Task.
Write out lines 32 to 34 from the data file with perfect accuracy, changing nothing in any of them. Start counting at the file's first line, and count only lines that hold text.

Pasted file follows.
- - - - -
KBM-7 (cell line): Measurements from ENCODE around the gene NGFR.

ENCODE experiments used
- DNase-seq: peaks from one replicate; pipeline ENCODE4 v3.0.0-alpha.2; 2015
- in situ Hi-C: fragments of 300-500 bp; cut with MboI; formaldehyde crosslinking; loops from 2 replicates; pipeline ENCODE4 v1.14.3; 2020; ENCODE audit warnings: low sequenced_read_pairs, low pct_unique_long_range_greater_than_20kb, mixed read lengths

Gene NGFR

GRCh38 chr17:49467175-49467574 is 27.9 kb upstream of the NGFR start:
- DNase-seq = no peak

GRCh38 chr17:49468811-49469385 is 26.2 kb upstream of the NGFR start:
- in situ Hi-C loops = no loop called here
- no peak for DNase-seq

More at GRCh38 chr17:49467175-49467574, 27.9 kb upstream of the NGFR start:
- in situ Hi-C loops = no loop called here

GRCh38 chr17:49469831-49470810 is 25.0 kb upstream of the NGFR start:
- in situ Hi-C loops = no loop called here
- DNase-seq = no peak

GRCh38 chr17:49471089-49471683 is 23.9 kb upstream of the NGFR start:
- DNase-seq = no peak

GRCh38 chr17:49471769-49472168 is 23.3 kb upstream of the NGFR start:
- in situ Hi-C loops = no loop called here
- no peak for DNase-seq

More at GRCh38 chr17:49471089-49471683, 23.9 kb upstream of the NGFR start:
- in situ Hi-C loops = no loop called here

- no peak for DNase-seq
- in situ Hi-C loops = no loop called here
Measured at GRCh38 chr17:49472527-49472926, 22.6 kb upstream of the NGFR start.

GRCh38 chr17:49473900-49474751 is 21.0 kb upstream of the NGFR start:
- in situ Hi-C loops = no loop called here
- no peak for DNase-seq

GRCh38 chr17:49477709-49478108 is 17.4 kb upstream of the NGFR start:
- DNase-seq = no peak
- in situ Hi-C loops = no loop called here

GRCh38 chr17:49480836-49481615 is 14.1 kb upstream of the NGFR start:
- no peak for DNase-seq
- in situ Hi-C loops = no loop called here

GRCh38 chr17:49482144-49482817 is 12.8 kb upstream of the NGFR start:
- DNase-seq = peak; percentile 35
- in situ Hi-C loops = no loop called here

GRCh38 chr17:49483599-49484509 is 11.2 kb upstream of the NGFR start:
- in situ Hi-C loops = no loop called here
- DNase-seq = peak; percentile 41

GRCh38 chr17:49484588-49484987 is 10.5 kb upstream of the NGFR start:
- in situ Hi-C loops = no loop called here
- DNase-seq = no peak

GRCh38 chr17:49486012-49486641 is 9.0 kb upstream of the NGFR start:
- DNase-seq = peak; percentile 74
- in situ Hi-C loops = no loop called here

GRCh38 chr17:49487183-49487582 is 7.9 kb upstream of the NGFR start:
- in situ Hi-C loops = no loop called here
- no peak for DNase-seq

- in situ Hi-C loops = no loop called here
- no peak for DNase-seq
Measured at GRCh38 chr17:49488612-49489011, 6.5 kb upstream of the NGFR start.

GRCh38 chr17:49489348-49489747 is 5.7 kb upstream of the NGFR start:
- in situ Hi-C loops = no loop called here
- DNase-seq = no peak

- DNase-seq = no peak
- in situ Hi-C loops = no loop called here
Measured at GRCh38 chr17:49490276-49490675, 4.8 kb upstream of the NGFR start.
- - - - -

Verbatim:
GRCh38 chr17:49480836-49481615 is 14.1 kb upstream of the NGFR start:
- no peak for DNase-seq
- in situ Hi-C loops = no loop called here